, IBS Causes Bloating and Other Stomach Issues, but Can It Cause Weight Gain?, The Nzuchi Times News

IBS Causes Bloating and Other Stomach Issues, but Can It Cause Weight Gain?

, IBS Causes Bloating and Other Stomach Issues, but Can It Cause Weight Gain?, The Nzuchi Times News

For those suffering from IBS (irritable bowel syndrome), the bloating, stomach pain, constipation, and diarrhea are just some of the uncomfortable and sometimes debilitating symptoms. But can IBS also cause weight gain? Here’s what registered dietitian and gut health expert, Jessie Wong, MAcc, RDN, LD, who specializes in IBS, and NYC internist and gastroenterologist, Niket Sonpal, MD, had to say.

How Can IBS Contribute to Weight Gain?

IBS can contribute to weight gain in a multitude of ways, explained Dr. Sonpal. He said that IBS is often linked to depression or anxiety, which can lead to overeating. Emotional eating usually occurs when someone feels stressed or upset, and food provides comfort. He added that lifestyle habits such as poor diet, dehydration, and lack of exercise which worsen constipation in IBS sufferers, can also lead to weight gain, a slower metabolism, and excess body fat.

Most people with IBS tend to lose their appetite due to the discomfort, Wong said, which actually leads to weight loss. But in other cases, Wong explained, “eating provides a different sensation that can mask the pain or discomfort from IBS, leading people to eat continuously, hence causing weight gain.” In order to reduce IBS flare-ups, Dr. Sonpal also said someone may skip eating vegetables, fruits, and beans, and eat comforting, easier-to-digest processed carbs, which are more calorie-dense, another cause of weight gain.

Another reason IBS can contribute to weight gain is because of bloating. “There are two major types of bloat that can happen in IBS; above the belly button or below the belly button,” Wong said. Some people experience both types of bloat.

Above the belly button bloat, also known as upper gastrointestinal (upper GI) bloat, is bloat that usually happens soon after a meal, and the bloat may go away in two to three hours after eating. Wong explained that with this kind of bloat, people sometimes feel a burning sensation in their gut, and a lot of discomfort and cramps in their stomach area. “Some people resort to eating cold foods to find temporary relief to their symptoms,” Wong said, and overeating on foods like ice cream, iced coffee drinks, and smoothies could contribute to weight gain.

Still another reason was found in recent studies which indicate that certain hormones in the digestive tract regulate weight. These seem to be at abnormal levels in people with IBS, either higher or lower than expected, and weight may be affected by these changes in gut hormone levels.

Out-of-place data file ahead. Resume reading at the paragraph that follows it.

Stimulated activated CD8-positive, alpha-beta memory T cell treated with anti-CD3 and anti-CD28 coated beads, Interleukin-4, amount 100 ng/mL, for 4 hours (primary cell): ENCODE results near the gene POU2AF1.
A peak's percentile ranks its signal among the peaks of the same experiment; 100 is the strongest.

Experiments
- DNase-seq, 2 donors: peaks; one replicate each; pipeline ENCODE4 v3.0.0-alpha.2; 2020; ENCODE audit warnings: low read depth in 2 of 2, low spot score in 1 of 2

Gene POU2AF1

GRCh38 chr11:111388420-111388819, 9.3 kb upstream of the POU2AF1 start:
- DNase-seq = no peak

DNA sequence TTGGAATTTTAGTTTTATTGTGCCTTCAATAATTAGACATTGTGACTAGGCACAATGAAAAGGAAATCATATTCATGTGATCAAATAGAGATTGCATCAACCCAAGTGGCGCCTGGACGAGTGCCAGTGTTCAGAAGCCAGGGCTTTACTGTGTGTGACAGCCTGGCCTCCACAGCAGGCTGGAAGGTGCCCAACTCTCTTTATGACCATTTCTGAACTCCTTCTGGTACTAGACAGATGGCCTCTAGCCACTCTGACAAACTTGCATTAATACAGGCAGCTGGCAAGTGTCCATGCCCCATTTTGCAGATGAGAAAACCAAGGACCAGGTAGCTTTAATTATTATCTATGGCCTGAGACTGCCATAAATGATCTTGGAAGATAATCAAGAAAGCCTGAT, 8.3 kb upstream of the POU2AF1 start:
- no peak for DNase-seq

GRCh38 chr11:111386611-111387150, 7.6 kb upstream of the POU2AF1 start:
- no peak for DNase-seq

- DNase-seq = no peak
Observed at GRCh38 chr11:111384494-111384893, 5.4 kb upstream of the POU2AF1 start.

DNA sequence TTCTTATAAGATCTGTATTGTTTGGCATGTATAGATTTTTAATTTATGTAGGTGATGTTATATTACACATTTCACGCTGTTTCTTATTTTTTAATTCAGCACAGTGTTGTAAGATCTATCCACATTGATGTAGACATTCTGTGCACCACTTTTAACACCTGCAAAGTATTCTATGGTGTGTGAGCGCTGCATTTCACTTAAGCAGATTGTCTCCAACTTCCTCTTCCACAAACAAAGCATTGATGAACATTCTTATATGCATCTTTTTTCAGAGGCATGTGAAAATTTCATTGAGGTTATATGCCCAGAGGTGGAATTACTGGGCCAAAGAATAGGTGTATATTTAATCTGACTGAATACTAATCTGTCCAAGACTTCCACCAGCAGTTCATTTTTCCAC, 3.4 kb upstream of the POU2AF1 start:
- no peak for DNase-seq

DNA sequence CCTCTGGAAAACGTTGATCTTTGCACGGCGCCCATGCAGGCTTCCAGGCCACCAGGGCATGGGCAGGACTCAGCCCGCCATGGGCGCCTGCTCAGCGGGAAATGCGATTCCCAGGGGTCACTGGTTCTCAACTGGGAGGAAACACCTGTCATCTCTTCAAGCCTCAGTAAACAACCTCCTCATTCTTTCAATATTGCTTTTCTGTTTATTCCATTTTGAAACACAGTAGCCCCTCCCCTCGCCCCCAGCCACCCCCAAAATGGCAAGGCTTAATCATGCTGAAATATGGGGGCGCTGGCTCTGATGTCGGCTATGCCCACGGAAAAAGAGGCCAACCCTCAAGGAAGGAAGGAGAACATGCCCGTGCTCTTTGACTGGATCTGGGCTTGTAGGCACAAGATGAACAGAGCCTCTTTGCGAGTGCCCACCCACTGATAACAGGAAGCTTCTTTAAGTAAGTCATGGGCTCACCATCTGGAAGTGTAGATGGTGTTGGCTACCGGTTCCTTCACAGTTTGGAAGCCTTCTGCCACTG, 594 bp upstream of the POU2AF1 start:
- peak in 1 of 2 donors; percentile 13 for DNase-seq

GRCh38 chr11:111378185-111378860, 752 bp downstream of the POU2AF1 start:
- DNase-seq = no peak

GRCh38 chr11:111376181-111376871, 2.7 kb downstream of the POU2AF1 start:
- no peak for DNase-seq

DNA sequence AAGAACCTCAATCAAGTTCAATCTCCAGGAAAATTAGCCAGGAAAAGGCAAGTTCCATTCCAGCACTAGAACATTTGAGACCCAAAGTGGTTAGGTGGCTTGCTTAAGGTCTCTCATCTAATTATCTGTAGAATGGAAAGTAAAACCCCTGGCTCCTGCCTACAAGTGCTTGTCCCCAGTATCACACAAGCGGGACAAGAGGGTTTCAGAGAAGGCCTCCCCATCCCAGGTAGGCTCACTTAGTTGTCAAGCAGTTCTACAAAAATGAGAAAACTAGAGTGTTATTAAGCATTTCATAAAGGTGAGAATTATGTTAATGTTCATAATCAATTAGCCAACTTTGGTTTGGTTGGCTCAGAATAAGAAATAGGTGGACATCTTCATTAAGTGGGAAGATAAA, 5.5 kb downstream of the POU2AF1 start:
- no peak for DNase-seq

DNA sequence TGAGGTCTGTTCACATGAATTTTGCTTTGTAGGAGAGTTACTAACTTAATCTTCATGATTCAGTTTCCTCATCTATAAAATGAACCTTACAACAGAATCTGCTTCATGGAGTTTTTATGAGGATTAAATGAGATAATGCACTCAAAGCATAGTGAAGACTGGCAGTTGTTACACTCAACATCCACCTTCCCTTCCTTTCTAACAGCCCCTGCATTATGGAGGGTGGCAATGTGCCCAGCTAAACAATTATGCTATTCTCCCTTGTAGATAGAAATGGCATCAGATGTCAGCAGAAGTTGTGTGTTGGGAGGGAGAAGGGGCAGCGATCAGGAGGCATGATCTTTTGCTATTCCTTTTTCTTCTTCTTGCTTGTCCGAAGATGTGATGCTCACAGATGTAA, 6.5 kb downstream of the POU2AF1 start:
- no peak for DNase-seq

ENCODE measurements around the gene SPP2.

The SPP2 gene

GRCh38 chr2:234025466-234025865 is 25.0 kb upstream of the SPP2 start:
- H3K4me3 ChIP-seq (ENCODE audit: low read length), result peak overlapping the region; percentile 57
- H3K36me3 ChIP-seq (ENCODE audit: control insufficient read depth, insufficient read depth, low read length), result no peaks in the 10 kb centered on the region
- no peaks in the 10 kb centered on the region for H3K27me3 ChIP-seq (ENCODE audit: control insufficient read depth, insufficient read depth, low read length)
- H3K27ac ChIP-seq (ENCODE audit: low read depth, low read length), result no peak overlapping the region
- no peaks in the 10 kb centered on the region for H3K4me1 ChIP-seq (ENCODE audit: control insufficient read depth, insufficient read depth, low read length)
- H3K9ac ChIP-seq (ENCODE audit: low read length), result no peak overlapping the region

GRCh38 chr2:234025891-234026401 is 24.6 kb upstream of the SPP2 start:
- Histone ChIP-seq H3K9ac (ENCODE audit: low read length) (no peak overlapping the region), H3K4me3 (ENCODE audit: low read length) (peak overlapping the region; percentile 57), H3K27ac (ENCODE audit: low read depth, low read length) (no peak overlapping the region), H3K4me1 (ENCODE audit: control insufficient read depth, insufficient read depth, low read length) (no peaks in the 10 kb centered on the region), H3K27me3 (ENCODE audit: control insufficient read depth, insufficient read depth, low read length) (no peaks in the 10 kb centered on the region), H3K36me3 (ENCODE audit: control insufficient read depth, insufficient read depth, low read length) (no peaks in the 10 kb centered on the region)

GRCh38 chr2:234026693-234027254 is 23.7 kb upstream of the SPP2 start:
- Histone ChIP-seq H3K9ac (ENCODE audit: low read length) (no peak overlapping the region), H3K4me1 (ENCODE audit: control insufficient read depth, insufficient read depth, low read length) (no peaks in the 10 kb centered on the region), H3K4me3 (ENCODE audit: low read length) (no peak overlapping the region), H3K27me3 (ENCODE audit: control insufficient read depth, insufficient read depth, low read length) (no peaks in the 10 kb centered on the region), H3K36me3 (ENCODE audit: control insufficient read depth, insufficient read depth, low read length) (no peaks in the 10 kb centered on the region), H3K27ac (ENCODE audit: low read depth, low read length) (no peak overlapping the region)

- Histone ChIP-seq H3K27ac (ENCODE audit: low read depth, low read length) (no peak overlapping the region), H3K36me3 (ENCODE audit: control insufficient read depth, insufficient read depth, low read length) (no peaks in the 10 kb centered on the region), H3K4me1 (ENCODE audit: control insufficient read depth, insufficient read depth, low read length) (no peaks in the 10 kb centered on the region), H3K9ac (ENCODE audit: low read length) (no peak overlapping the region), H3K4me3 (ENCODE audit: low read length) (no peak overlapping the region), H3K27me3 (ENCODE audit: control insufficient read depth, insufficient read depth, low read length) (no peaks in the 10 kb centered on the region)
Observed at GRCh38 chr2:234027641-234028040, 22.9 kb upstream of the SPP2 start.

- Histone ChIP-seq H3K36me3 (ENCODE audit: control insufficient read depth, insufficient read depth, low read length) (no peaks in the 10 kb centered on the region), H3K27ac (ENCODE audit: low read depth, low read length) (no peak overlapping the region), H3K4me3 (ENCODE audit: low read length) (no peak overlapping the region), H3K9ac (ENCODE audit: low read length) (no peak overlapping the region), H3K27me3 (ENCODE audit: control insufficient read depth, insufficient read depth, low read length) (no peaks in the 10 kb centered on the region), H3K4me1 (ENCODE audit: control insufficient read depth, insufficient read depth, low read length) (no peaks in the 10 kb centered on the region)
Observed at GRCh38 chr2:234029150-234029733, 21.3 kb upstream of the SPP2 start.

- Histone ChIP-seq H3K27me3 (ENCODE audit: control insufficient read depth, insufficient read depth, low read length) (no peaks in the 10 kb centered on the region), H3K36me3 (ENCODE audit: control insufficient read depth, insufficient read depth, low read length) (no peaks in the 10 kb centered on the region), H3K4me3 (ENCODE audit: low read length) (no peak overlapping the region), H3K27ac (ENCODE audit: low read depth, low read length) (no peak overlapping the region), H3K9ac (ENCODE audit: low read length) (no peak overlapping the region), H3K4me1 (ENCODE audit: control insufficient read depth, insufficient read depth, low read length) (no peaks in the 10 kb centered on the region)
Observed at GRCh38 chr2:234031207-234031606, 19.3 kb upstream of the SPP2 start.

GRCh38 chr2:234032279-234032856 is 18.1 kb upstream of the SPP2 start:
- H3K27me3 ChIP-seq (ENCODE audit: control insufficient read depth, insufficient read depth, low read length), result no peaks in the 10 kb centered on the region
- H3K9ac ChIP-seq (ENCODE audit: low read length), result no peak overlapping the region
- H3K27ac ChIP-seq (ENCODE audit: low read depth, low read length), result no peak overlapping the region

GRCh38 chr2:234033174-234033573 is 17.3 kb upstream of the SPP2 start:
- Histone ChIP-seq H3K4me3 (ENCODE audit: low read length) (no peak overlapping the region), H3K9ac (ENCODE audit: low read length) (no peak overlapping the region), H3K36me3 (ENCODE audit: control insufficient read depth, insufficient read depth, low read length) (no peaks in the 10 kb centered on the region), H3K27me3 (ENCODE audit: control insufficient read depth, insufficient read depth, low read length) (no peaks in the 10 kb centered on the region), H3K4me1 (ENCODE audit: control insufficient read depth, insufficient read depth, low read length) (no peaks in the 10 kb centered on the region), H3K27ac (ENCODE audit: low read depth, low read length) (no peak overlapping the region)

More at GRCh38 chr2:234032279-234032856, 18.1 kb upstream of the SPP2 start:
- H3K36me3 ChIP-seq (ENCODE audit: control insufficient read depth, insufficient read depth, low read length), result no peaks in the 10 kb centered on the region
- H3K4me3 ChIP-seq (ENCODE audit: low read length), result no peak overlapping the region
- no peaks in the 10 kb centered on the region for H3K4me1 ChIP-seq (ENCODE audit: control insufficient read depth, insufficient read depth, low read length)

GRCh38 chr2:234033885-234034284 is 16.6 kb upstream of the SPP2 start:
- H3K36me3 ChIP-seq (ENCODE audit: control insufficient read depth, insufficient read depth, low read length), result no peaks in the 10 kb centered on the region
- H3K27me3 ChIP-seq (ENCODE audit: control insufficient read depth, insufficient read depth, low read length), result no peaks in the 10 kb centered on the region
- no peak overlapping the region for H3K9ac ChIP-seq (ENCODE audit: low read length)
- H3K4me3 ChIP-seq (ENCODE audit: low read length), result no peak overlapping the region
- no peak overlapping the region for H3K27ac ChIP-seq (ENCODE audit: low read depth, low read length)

What Can Someone Do If Their IBS Is Causing Weight Gain?

Since the bloat, pain, and discomfort are the main reasons why some people are disconnected from their body’s natural hunger cues leading to overeating, Wong said that learning to manage their IBS is the first step to stopping the weight gain.

, IBS Causes Bloating and Other Stomach Issues, but Can It Cause Weight Gain?, The Nzuchi Times News

Oftentimes, people are told to just live with their IBS, but in reality, there are effective treatments that can help you identify what is causing your IBS, and you can learn to manage it, she said. “It usually requires dietary and lifestyle changes, and sometimes working through the FODMAP protocol to identify personal food triggers,” Wong said.

Try this:

  • Dietary changes: Wong said to expand the variety of plant-based foods you eat to increase fiber consumption. Aim for 30 grams of fiber a day and 30 different types of plant-based foods a week. Focus on eating foods such as whole grains, fruits, and veggies, as opposed to powders, sugar substitutes, or supplements. Limit the high-fat foods, whole milk products, alcohol, caffeine, refined carbs, fast food, and junk food, as Dr. Sonpal said these foods can contribute to IBS symptoms and weight gain. Eating many smaller meals may also improve symptoms as opposed to eating a few large meals, Wong said. And whenever you can, Dr. Sonpal said to cook your meals at home.
  • Hydration: Adequate hydration is also important, said Dr. Sonpal. Aim to drink at least half of your body’s weight in pounds in fluid ounces; so if a person weighs 160 pounds, aim to drink 80 ounces daily as a baseline. If you exercise, your fluid intake need will be higher.
  • Lifestyle changes: This refers to stress management, improving sleep quality and quantity, and getting some gentle to moderate exercise. “Intense exercise is not recommended as it draws blood away from the intestines, which can increase inflammation in the gut and make symptoms worse,” Wong said.
  • FODMAP protocol: FODMAPs refers to fermentable carbohydrates (the name is an acronym for fermentable oligosaccharides, disaccharides, monosaccharides, and polyols.) These carbohydrates are short-chain fibers and sugars that our body doesn’t digest, and our gut microbes ferment it. They are very good in providing fuel for our gut microbes, but for people with IBS, it can cause distention and bloating, Wong explained.

    The FODMAP protocol is a temporary elimination and reintroduction protocol to find out which types of fiber and sugar you don’t tolerate. The low-FODMAP diet is not a long-term diet, and you should work with a trained dietitian to get through it. Newer research suggests people staying on the low FODMAP diet for longer than eight weeks will start seeing a decrease in their good gut microbes, leading to worsened symptoms.

This isn’t something you have to deal with on your own! “If you suffer from IBS and are struggling with weight loss or weight gain, it’s always recommended to work with a dietitian who specializes in gut health to help you with weight management,” Wong said.

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